Thursday, 22 September 2016

Colorectal cancer

Colorectal cancer

The colon and the rectum are parts of the large intestine, which is the lower part of the body’s digestive system. During digestion, food moves through the stomach and small intestine into the colon. The colon absorbs water and nutrients from the food and stores waste matter (stool). Stool moves from the colon into the rectum before it leaves the body.
Colorectal cancer is cancer that starts in the colon or rectum. Most colorectal cancers are adenocarcinomas (cancers that begin in cells that make and release mucus and other fluids). Colorectal cancer often begins as a growth called a polyp, which may form on the inner wall of the colon or rectum. Some polyps become cancer over time. Finding and removing polyps can prevent colorectal cancer.
Colorectal cancer is the third most common type of cancer in men and women.
Symptoms of colorectal cancer
Signs and symptoms of colon cancer tend not to be specific. In other words, the signs and symptoms can occur due to a number of different conditions. When colon cancer is detected in its early stages, it may not have even caused symptoms. 
§  Diarrhea.
§  Constipation.
§  A feeling that the bowel does not empty properly after a bowel movement.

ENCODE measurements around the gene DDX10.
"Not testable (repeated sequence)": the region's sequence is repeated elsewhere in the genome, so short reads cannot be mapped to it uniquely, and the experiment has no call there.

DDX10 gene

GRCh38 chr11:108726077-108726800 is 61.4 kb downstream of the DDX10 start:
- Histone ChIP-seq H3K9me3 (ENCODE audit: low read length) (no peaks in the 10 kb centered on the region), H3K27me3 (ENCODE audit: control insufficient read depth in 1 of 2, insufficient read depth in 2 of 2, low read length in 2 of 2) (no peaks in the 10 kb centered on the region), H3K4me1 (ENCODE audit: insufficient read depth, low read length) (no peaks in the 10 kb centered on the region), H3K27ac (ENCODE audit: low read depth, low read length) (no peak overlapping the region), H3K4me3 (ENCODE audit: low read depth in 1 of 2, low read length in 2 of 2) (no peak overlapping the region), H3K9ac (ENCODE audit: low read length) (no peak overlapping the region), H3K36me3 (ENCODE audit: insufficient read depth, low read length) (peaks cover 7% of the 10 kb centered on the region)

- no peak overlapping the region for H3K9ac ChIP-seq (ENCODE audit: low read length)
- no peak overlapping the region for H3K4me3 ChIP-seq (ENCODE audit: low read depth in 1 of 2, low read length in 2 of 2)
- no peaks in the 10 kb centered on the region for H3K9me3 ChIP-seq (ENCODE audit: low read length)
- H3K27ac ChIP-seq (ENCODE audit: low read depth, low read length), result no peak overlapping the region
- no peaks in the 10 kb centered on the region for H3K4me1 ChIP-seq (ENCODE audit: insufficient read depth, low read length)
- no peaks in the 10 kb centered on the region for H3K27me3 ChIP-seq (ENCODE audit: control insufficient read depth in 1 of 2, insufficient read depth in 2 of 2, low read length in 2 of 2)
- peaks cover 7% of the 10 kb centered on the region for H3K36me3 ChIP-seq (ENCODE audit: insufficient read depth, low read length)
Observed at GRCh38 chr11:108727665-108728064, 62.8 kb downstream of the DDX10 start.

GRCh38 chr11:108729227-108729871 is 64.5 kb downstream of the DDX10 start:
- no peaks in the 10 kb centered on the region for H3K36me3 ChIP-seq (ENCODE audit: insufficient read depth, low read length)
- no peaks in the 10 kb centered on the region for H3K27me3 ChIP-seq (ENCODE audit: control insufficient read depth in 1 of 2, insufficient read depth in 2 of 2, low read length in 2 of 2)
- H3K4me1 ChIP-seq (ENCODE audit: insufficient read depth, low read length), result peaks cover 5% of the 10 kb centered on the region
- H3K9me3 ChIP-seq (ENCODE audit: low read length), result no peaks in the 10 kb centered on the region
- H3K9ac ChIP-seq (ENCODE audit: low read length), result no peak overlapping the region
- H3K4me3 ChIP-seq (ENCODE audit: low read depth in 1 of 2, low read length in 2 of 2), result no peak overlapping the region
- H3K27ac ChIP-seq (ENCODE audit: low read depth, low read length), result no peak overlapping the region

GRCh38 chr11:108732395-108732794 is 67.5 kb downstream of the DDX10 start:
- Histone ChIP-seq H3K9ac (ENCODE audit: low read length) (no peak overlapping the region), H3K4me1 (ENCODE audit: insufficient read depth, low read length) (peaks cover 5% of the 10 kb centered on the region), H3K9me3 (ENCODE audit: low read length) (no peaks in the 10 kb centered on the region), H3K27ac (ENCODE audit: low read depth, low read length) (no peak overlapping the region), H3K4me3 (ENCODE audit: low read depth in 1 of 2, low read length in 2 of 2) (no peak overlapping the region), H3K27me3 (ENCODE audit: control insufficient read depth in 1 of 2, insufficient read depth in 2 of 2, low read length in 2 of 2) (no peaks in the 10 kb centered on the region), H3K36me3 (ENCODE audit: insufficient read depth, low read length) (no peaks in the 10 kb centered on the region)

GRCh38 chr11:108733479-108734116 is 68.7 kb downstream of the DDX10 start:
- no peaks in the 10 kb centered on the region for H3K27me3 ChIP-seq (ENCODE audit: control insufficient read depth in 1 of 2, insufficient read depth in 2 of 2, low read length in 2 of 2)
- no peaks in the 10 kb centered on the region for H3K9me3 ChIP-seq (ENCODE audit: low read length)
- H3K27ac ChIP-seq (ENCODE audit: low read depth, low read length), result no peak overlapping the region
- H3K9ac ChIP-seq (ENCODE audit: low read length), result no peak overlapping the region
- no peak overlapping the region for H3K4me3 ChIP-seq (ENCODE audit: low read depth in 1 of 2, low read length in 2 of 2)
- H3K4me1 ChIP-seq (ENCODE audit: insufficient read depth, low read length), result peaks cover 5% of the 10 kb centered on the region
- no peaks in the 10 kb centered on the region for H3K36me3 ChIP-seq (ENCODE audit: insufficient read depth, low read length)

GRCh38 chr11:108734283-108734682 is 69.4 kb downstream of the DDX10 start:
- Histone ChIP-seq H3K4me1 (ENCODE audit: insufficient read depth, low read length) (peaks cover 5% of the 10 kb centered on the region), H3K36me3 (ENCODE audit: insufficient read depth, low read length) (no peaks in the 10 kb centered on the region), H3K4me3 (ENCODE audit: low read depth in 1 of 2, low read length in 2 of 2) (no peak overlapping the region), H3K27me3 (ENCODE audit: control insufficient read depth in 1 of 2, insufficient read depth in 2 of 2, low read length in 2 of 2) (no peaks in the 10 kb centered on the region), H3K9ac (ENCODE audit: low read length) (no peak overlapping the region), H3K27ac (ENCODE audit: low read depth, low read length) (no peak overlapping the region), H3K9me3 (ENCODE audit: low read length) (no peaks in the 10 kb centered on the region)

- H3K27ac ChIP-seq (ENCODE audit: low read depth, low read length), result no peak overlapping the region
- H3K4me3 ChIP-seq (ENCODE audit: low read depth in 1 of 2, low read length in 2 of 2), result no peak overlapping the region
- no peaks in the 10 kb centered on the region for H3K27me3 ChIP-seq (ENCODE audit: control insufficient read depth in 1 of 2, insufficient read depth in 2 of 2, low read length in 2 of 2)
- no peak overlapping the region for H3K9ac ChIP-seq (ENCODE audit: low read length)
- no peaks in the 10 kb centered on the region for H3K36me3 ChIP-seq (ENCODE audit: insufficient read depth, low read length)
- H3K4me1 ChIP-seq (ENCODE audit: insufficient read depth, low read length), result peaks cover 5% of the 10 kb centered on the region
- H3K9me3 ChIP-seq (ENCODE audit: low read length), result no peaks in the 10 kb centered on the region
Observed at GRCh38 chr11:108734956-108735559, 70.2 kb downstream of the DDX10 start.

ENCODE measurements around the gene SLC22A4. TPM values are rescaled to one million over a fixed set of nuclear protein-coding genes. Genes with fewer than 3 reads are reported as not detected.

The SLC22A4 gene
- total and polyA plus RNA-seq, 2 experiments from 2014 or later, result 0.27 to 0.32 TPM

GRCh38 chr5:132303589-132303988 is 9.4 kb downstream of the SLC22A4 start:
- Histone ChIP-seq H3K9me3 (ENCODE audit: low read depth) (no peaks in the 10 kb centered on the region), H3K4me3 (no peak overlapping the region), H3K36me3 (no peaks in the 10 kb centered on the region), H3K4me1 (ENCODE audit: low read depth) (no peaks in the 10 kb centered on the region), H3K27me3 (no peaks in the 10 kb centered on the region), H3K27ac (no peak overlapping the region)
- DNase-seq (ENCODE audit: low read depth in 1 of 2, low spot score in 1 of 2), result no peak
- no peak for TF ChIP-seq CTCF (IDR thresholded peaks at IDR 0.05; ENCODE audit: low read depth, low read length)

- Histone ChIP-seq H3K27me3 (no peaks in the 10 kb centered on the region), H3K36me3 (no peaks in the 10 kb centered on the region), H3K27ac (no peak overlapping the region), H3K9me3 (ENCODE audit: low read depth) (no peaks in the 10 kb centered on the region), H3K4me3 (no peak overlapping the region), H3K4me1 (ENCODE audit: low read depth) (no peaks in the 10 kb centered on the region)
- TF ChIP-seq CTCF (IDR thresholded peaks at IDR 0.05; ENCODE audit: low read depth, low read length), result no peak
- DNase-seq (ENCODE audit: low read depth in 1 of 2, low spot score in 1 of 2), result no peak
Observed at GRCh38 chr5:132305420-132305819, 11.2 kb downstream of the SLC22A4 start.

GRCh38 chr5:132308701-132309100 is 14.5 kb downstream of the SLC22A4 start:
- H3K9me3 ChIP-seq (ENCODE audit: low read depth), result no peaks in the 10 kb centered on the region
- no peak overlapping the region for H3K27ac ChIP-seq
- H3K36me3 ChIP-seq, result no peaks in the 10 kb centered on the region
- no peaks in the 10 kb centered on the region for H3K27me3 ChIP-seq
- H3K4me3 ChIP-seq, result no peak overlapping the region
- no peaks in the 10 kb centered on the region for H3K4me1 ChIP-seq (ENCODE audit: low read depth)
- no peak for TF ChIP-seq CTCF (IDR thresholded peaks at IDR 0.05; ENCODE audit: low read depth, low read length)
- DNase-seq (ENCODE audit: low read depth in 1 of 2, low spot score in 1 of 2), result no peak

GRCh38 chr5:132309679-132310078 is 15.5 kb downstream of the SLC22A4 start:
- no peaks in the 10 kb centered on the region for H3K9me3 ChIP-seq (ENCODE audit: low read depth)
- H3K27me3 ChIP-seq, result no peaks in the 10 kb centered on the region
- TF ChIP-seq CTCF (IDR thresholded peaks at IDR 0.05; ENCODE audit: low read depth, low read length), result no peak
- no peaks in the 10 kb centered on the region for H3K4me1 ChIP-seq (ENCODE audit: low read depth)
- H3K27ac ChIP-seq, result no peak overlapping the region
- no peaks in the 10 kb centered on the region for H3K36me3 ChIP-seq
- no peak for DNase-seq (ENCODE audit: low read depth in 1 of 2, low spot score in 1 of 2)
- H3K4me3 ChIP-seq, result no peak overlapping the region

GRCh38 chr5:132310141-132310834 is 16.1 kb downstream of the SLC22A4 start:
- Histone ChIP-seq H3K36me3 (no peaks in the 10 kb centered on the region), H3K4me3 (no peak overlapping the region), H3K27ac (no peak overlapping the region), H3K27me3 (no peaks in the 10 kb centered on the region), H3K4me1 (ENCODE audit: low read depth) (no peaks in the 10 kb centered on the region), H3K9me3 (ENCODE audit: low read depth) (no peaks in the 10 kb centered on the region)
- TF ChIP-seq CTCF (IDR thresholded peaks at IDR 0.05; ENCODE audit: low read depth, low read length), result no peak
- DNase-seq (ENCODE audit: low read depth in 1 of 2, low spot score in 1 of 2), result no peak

§  Blood in feces (stools).
§  Pains in the abdomen.
§  Bloating in the abdomen.
§  A feeling of fullness in the abdomen (maybe even after not eating for a while).
§  Vomiting.
§  Fatigue (tiredness).
§  Inexplicable weight loss.
§  A lump in the tummy or a lump in the back passage felt by your doctor.
§  Unexplained iron deficiency in men, or in women after the menopause.
Causes of colorectal cancer
Several risk factors have been identified over the years. The possible risk factors for colorectal factors are:
§  Being elderly - the older you are the higher the risk is.
§  A diet that is very high in animal protein.
§  A diet that is very high in saturated fats.
§  A diet that is very low in dietary fiber.
§  A diet that is very high in calories.
§  A diet that is very high in alcohol consumption.
§  Women who have had breast, ovary and uterus cancers.
§  A family history of colorectal cancer.
§  Patients with ulcerative colitis.
§  Being overweight/obese.
§  Smoking. This study found that smoking is significantly associated with an increased risk for colorectal cancer and death.
§  Being physically inactive.
§  Presence of polyps in the colon/rectum. Untreated polyps may eventually become cancerous.
§  Having Crohn's disease or Irritable Bowel Disease have a higher risk of developing colorectal cancer.


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